Step 6: Apply Clearcoat Finish
Gel stain may feel hard to touch if cured and fully dry, but this doesn’t mean it will last a long time on your laminate surface. It is more likely to peel if no topcoat finish is applied over it.
The best clear coat finishes for gel stain are:
I would not recommend applying finishing wax directly over gel stain because it could cause it to rub or peel off. If you want to use wax, first apply lacquer or polyurethane, and once it’s dry you can apply paste finishing wax. Buffing the paste finishing wax can create a very smooth surface to touch.
After the clear coat has fully dried, you may want to let the gel stain and finish cure for some time. These products mixed may take a couple up to a few weeks to harden and cure. At this stage, light use is recommended.
Video Testing Gel Stain on Laminate
Here is a video of my first attempt at using gel stain on laminate, I applied too much but now I know that a thin layer will do the trick. The laminate part is the top rectangle area! Don’t forget to subscribe to my YouTube channel too.
Gel Stain on Laminate FAQs
There are many questions people have about gel stain on laminate and in this FAQ segment I want to do my best to provide the answer you are seeking. If you have a question, feel free to email me at firstname.lastname@example.org.
Can You Stain Laminate Furniture Without Sanding?
As previously mentioned, it is not required to sand laminate before applying gel stain. However, using sandpaper over 200 grit and lightly sanding with the faux wood grain will help the gel stain adhere better. Proper cleaning is most important for gel stain adherence.
What Clearcoat Should I Apply Over Gel Stained Laminate?
Most clearcoats will work when applied over gel stain, but the most important thing is to let the gel stain dry to touch or you significantly increase your cure time by weeks. Trust me I did this on one of my projects, but it did end up working out.
I recommend using a spray-on clear coat product, whether you use polyurethane or lacquer you shouldn’t have any problems. Each gel stain product has a recommended clear coat and using them will likely increase your chances of success.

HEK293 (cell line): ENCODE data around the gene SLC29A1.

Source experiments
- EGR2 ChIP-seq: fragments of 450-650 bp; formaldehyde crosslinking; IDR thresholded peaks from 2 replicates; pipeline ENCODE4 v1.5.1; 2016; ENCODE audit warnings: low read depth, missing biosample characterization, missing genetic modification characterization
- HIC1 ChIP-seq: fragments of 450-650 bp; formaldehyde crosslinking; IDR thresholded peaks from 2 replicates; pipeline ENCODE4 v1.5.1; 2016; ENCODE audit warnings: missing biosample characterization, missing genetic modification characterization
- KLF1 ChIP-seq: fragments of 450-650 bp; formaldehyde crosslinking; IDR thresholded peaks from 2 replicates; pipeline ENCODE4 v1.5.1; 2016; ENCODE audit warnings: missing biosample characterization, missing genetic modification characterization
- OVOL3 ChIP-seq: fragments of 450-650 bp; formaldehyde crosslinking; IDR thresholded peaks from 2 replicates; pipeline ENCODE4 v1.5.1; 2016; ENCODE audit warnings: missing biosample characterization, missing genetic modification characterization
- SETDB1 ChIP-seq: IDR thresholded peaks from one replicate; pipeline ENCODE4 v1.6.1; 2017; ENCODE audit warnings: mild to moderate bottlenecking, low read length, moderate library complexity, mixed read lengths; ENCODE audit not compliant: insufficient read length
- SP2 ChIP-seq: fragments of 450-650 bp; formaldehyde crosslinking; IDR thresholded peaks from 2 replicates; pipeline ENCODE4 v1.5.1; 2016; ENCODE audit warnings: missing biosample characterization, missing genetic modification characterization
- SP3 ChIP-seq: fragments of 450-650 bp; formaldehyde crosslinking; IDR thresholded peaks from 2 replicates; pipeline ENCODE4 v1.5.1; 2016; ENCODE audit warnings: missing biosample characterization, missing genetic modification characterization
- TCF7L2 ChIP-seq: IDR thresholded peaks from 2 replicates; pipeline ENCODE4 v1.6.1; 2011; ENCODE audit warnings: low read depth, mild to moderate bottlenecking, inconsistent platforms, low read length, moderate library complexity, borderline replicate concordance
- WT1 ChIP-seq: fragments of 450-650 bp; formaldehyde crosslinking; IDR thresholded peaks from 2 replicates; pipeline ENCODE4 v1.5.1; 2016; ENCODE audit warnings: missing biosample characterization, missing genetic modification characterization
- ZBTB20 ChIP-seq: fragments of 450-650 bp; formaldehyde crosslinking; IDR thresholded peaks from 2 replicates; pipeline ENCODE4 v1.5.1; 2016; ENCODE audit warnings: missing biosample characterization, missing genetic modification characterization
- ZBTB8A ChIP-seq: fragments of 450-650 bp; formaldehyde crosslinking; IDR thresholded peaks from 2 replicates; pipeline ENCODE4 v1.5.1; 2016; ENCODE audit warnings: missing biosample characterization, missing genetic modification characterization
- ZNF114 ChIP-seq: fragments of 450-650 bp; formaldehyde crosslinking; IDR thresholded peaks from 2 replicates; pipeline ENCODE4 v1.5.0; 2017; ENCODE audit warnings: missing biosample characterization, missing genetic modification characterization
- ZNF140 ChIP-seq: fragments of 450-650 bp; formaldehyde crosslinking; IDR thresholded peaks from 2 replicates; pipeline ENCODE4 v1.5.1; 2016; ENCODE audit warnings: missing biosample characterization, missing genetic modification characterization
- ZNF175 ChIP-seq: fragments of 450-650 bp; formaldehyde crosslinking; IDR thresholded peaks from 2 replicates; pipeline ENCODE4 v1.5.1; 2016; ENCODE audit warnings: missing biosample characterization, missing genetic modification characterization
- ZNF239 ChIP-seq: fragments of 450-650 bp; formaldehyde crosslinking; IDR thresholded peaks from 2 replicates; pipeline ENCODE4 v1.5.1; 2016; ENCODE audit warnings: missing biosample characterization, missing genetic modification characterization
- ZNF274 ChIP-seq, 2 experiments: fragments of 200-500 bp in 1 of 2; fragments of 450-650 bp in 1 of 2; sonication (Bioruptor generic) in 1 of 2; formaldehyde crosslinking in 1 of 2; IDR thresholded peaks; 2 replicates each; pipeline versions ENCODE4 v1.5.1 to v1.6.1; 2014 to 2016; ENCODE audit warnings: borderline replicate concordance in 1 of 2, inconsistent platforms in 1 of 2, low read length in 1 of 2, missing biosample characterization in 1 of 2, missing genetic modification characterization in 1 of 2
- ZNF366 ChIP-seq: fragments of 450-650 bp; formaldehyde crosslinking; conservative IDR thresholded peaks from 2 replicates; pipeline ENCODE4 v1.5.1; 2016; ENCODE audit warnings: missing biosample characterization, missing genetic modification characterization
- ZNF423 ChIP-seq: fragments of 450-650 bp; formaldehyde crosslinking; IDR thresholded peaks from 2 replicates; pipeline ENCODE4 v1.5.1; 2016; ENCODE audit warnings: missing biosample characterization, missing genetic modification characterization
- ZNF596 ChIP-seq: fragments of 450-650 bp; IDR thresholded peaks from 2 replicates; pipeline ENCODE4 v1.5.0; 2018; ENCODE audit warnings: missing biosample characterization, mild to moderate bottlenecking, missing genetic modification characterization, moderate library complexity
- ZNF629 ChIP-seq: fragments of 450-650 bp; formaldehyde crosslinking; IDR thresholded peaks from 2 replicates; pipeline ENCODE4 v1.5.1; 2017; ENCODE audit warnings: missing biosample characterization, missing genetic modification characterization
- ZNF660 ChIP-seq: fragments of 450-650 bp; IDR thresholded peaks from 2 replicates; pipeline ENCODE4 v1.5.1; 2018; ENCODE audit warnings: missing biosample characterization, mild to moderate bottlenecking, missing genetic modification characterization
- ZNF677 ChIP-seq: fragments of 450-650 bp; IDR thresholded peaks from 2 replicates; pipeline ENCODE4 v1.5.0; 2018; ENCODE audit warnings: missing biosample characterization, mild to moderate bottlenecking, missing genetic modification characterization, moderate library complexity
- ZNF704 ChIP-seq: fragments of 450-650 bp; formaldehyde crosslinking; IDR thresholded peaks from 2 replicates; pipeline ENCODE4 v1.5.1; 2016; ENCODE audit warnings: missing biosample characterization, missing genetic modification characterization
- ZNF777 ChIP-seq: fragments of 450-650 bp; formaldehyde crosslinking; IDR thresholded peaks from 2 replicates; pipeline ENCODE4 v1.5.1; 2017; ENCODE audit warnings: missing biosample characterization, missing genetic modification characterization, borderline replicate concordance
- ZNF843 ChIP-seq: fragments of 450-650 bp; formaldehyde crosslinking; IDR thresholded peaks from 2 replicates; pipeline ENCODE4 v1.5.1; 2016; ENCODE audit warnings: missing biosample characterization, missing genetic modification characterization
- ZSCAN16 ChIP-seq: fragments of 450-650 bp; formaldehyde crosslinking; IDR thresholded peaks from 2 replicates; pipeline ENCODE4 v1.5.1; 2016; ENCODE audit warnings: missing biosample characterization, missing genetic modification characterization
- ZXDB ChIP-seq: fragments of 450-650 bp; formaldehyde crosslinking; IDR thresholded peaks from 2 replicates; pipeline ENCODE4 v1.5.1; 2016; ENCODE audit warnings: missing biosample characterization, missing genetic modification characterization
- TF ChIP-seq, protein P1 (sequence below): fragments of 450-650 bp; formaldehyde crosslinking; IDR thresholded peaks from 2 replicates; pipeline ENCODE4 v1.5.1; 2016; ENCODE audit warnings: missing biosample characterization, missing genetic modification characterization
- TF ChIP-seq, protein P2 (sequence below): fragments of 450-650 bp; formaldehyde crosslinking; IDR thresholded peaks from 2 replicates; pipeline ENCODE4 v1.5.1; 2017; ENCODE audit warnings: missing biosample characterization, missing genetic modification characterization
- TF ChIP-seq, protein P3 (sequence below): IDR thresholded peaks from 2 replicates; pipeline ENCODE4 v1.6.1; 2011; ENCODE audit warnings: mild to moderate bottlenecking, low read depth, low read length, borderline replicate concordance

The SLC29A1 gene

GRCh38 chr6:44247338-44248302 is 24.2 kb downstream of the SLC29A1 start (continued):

Can You Stain Ikea Laminate Furniture?
Yes, you can stain Ikea laminate furniture using gel stain or tinted polyurethane. It is recommended to follow the proper preparation steps before applying your gel stain or tinted polyurethane. The Ikea laminate surface will not physically become stained, but it will have a layer over the surface that will make it look as if it were stained.
Can I Gel Stain Laminate Countertops?
Yes, you can use gel stain on laminate countertops, however, for success, the countertops must be properly prepped for the gel stain and there must multiple coats of a clear coat product. Countertops must be cleaned and scuffed up with 200 grit sandpaper for the gel stain to adhere properly.
I am not saying gel stain is the best option for laminate countertops but you can make it work. I would apply an extra durable clear coat product such as Minwax Fast Drying Polyurethane because countertops receive high traffic and constant touching.
Can I Gel Stain Laminate Cabinets?
Yes, you can stain laminate cabinets but you must properly clean them before applying the gel stain. Although cabinets will not receive the same traffic as a countertop if we treat them the same you reduce the risk of having the gel-stained areas peel or chip. Apply a durable clear coat product after the gel stain dries and your cabinets will last a long time.
Alternative Way To Stain Laminate Surfaces
As we know gel stain is tricky when applied over laminate and plastic surfaces. Just think about it, laminate was never designed to be refinished, right? However, we made it work by doing some prepping and adding some clear coat for protection. But are there any alternative ways to stain a laminate surface?Yes, there are other ways to stain a laminate surface besides gel stain. Instead of using gel stain, you can use a tinted polyurethane product. Minwax has a popular product called PolyShades and is available in many different shade colors. It is a tinted color mixed with polyurethane. If you follow the same steps as you would using gel stain you can stain laminate the same way with the PolyShades formula.
I hope the answers for the gel stain and laminate questions have been answered. Not many people are trying this out because they are unsure of the outcome. I must say, it isn’t like staining wood at all, it doesn’t feel as durable as it normally does, but it works and feels even stronger with time.
If you plan to give it a try I recommend following my tips and tricks, and if you want to send me your work feel free to message me on my Instagram or reach out by email.
Good luck with your laminate project!